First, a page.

Wednesday, 10 July 2013

Review: Lost 1.3: Tabula Rasa
The Marshall doesn't have a good death, really.
Lost - Season One, Episode Three - Tabula Rasa
Written between the 20th and 21st April 2013

Tabula Rasa is the latin for "blank slate". Such is the state for our characters, all of whom have to mark themselves out as people on the Island before we learn what went on before. The flashback technique only lightly touched upon in the two pilot episodes now sees its first regular installment, and while the results aren't as clear as we'd hoped, it's still a step towards the finished picture. I think the problem with Tabula Rasa at this stage is that we've had a heap load of focus on Kate already, so giving her a centric episode right after she had a flashback in the second pilot episode feels a bit like overkill. But whatever.
     As the signal party returns from the mountains with no luck, Jack tends to the Marshall, who continues to die without the necessary drugs. He repeatedly tells Jack not to trust Kate, and he mulls over the fact that she is a convicted criminal. He comes to the conclusion, when she comes back, that the Island should be a blank slate and that he doesn't care what happened before. Kate, worried that the Marshall might say more, asks Jack to euthanise him. When he refuses, she charms Sawyer into doing it, and Jack is forced to finish the job when Sawyer misses his heart. Elsewhere, and Locke whittles a dog whistle. Despite Michael being suspicious of Walt's friendship with the old man, he accepts the favour when Locke tells him that he has found Vincent and wants to let Michael say he found him.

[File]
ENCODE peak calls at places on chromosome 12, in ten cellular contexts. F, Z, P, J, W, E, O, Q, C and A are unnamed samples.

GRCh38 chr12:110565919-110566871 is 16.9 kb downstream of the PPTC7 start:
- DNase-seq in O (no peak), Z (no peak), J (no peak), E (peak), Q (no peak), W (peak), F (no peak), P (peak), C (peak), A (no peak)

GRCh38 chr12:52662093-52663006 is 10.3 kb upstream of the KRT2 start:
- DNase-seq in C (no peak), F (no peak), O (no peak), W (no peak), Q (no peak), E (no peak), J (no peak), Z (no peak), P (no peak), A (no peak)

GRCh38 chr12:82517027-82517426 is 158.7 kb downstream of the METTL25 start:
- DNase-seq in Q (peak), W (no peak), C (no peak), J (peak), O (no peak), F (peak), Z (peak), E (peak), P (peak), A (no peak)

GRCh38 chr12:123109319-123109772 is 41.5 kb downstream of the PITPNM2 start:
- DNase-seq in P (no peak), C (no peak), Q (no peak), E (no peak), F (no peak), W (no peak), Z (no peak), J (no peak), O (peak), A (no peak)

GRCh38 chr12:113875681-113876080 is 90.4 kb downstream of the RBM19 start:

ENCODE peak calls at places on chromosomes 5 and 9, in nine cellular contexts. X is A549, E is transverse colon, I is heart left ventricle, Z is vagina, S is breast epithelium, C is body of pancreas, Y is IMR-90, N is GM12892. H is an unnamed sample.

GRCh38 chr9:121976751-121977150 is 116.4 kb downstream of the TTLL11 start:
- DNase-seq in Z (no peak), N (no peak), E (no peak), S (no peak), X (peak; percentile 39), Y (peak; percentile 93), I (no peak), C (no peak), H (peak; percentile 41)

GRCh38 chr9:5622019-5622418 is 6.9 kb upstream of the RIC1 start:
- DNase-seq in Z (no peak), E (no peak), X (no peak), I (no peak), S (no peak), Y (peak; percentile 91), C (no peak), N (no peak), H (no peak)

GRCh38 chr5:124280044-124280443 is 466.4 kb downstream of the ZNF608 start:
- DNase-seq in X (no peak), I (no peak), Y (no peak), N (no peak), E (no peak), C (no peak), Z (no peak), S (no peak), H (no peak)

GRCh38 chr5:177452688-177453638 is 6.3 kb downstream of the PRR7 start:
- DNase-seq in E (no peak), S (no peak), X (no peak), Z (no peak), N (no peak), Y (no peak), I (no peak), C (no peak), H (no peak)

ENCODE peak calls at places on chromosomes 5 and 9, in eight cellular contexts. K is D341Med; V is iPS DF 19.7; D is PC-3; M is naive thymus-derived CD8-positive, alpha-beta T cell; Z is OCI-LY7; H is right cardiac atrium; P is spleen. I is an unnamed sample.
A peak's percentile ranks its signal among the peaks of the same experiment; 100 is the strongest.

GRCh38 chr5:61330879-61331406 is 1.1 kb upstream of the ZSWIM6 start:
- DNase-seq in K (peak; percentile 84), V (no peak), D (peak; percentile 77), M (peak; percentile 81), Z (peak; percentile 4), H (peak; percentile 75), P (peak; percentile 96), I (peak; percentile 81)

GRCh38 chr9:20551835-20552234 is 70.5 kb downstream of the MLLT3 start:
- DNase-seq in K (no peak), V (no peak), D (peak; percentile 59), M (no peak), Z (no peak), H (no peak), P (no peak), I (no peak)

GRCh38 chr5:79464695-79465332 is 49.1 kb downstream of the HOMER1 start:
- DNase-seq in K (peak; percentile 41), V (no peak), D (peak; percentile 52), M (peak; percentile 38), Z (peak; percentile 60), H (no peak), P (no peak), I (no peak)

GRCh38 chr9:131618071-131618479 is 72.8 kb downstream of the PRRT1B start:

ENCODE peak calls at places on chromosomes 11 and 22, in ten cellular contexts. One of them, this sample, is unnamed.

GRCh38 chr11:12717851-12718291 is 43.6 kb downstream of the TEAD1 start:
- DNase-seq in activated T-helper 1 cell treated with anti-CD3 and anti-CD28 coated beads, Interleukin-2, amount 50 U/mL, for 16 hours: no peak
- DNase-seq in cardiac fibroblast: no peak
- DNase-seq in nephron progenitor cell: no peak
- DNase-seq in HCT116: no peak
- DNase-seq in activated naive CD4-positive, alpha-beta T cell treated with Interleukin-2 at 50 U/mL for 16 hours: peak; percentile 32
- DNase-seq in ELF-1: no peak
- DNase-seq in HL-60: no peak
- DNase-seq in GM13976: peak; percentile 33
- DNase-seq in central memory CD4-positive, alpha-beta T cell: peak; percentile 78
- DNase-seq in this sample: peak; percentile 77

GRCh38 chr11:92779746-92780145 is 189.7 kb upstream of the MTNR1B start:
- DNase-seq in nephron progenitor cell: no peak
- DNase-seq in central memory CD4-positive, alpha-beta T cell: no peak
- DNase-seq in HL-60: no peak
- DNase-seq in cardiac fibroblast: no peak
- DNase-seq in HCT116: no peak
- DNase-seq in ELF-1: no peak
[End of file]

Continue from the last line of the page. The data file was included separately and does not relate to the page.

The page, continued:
In our flashback, we don't exactly get to see the reason why Kate's a wanted criminal, but we do get something of a Season One standard of learning how they ended up on Flight 815. Kate, on the run, is hiding out in Australia. She ends up on the farm of widower Ray Mullen, who offers her a place to stay in exchange for some chores. Kate stays with him for three months before deciding she has to leave, and when Ray is driving her to the train station she discovers that he saw her wanted poster in the Post Office and now wants the $23,000 reward money for his retirement. Chased by the Marshall, Kate forces them into a car accident, but is caught when she spends too long rescuing Ray from the car.
Kate remembers her time with Ray Mullen.
     In the past (which show wise is in the future, but anyway) I've called Kate a bit self-centred, and I can see from these first few episodes that it's a great deal more complicated than that. She's a person who can often be self-obsessed, but when push comes to shove she will go the extra mile for other people's wellbeing. Again, I think that it was a bad move to go straight into a Kate-centric story, but that's all to do with personal preference and little to do with any real remarks against the episode.
     I think it's probably quite similar to the reasons that I wasn't excited about What Kate Does, because you take a very mythos-filled introduction and then follow it up with something that's a great deal quieter and more intimate, even if at this end of the show that's what you come to expect. I think it was important that this happened ultimately, because it allowed for a little more fleshing out of the minor characters in their reaction to the Marshall's painful demise, as well as giving us some wonderfully mixed messages about next week's centric character, Locke.


No comments:

Post a Comment